Thursday, January 12, 2006

A Time for No

An April 2002 New York Times Magazine questioned a number of executives on their desire for luxuries. Specifically, do female executives yearn for exotic cars as much as their male counterparts? The response from Andrea Jung, CEO of Avon, surprised me because it took the question in a whole new direction:
“Time. Right now, time is the only luxury I covet.”

Time—Every human being has 168 hours each week, but the way we use those precious hours varies greatly. And sadly most of us haven’t learned the secret of luxuriating in time. Here it is:
Take time every day and one day every week where you say No to obligations and Yes to rest and renewal.

In other words, let’s find a time for No. In this, we’ll realize the power of one simple sentence: “No, I don’t have to do anything.” We’ll learn to rest from what obligates us and become rich with time.

Put another way, we discover the secret of sabbath. Rabbi Michael Lerner has written that sabbath is the time we focus not on what we haven’t yet attained (like most of the week), but “on what is already there.” Through sabbath, we cultivate gratitude, that beautiful secret of a happy life. Gratitude… One day I found a message in my inbox with unusual wisdom for an email: “We call this moment the present because it’s a gift.” I know of no better way than sabbath to free us from the tyranny of time and to free us for the goodness of the gift of the present.

Ecclesiastes 3:1 reminds us that “For everything there is a season, and a time for every matter under heaven” (Ecclesiastes 3:1)”—times beyond our control, like birth and death, and times that we choose, like speaking and keeping silent. Through all these, we find the rhythm of life, a rhythm of activity and rest. In order to hear these times, we cannot attend to the mechanized hum of our technology, but ultimately to God’s heart.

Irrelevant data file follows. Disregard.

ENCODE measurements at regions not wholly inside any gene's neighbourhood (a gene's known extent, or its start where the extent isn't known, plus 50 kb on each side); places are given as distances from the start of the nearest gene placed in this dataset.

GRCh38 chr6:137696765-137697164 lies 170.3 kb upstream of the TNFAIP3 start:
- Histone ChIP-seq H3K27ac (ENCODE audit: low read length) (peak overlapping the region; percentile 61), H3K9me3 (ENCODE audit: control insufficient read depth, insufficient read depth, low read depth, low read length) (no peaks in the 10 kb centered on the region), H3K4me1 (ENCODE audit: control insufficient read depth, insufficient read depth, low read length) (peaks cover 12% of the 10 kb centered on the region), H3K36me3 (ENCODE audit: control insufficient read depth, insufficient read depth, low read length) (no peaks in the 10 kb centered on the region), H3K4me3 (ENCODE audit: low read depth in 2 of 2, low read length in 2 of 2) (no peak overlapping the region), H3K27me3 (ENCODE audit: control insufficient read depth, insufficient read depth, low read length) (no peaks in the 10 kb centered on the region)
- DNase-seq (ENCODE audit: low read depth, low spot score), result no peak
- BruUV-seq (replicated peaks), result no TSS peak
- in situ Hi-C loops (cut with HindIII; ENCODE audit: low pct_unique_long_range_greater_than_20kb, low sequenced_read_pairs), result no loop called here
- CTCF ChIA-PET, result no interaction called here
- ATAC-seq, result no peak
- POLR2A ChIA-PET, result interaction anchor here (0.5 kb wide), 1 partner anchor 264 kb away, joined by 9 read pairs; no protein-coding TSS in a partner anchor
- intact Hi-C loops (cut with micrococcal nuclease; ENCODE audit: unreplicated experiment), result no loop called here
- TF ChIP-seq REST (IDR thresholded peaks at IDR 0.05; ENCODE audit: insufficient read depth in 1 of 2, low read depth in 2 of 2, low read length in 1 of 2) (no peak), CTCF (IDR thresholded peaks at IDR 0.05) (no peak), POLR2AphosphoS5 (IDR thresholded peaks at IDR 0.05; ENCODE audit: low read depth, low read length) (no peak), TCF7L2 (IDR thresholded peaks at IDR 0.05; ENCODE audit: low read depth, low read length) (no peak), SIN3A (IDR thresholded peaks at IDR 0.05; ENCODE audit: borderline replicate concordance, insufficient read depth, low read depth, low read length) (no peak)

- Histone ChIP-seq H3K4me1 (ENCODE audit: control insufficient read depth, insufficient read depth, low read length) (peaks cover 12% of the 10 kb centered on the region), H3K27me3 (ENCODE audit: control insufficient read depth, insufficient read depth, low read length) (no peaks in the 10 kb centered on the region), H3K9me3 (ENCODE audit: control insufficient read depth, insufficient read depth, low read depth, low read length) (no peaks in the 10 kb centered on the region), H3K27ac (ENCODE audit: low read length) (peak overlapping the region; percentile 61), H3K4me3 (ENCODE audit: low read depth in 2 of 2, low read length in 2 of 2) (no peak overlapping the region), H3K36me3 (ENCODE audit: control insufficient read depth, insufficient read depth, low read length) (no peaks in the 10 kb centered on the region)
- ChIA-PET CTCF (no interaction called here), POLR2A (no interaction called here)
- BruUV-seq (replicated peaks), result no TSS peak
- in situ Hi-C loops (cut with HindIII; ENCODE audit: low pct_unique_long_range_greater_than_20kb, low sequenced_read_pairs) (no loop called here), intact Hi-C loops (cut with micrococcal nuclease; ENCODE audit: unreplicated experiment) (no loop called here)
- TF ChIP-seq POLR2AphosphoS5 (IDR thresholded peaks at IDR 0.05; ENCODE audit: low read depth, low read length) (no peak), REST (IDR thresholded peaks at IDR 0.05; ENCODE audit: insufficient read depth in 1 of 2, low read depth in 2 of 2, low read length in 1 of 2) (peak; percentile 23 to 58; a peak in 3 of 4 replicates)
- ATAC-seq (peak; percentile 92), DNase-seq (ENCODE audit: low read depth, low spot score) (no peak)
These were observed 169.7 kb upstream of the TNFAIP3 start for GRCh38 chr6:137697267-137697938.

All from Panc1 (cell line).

For that reason, I’ve added to those fourteen “times” two more: “a time for No, and a time for Yes.” Why? Because I know too many people who do not let our great Yes to God find a boundary of No’s. A world that is frenetically busy longs to see an alternative pace of life, one that has rhythm and health. In the magazine of Jewish spirituality, Olam, Shimon Peres has written that ancient Jewish sages noted “the correlation between the Hebrew spelling of the word rest [nofesh] and the word soul [nefesh].” What a difference it’ll make for our souls and for our world, when we simply say to ourselves once a week and some time each day, “Relax and renew.”

Sabbath creates space in our schedules, space to breathe, space to return to human rhythms, space to return to your true center, and space to find God. Abraham Heschel, wrote that it takes only three things to create a sense of significant being: God, a soul and a moment. The three, he reminded us, are always present. And so we return to this potent little word No and its power to bring the three together.

What exactly do you do with sabbath time? The basics of Scripture, prayer, and worship are critical. Wayne Muller, who authored Sabbath (the best book I know on the topic) has added sabbath walks, lounging in bed late on Saturdays, and sabbath meals with friends. If you’re sedentary all day, maybe it’s reserving your lunch hour for Rollerblading or tennis. If you work in a noisy office cube, maybe it’s silence in the park. For busy parents of young children, it may mean “adult time.” It could be sitting on a bench with no other thought than the beauty of the sun dappled by redwood trees or the taste of mint chip ice cream. The variety is endless because sabbath is ultimately about freedom.

Making time for No is the secret of the good life. So let us remember to set aside time each day and a day each week to say No to what we “have to do.” There we’ll enjoy the luxurious gift of time.

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